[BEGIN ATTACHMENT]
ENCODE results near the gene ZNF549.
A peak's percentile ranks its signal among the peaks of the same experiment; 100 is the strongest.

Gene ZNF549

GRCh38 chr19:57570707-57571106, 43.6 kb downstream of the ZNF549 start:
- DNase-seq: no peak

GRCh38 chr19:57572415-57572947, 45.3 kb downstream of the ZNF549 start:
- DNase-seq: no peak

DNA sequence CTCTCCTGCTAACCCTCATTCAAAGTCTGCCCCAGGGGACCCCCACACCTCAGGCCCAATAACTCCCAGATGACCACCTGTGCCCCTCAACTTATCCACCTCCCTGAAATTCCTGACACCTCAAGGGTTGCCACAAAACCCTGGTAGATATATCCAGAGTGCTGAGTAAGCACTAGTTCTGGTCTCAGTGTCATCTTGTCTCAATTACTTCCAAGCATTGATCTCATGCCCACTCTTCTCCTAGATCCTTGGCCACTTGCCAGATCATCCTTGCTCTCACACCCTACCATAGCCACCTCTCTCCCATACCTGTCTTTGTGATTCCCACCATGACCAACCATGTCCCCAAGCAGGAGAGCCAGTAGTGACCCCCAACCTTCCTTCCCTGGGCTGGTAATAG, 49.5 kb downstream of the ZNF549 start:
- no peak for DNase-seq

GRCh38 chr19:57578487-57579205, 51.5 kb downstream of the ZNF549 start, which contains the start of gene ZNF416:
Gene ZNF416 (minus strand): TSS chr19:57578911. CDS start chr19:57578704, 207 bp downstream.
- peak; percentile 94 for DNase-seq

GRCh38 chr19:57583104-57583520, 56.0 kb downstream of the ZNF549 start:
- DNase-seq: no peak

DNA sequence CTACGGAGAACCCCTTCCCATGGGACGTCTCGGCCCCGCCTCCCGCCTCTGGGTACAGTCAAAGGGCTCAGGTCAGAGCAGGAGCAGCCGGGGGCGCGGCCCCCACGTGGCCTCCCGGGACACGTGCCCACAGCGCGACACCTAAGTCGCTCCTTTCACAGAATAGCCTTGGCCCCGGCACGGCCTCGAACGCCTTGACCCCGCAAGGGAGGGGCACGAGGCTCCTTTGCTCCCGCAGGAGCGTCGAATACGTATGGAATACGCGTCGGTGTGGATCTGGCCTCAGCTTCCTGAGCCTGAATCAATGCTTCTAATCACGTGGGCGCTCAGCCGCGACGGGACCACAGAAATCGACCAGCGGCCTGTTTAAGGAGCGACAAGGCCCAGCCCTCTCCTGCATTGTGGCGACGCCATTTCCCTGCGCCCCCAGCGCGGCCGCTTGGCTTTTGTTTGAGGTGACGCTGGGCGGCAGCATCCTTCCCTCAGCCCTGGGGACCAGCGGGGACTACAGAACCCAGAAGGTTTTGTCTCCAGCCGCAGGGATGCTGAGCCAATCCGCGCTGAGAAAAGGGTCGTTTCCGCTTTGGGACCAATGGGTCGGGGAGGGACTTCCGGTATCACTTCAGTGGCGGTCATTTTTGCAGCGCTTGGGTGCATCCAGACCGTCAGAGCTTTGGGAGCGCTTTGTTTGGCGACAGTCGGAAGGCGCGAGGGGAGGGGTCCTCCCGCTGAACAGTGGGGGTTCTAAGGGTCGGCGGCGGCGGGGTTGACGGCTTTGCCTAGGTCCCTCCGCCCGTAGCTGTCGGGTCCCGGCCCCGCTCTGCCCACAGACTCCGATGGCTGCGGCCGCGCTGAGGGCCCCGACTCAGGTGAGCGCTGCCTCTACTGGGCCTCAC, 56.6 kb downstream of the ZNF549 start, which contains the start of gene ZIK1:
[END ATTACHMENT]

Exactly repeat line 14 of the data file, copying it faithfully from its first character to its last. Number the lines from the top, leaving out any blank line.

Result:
- DNase-seq: no peak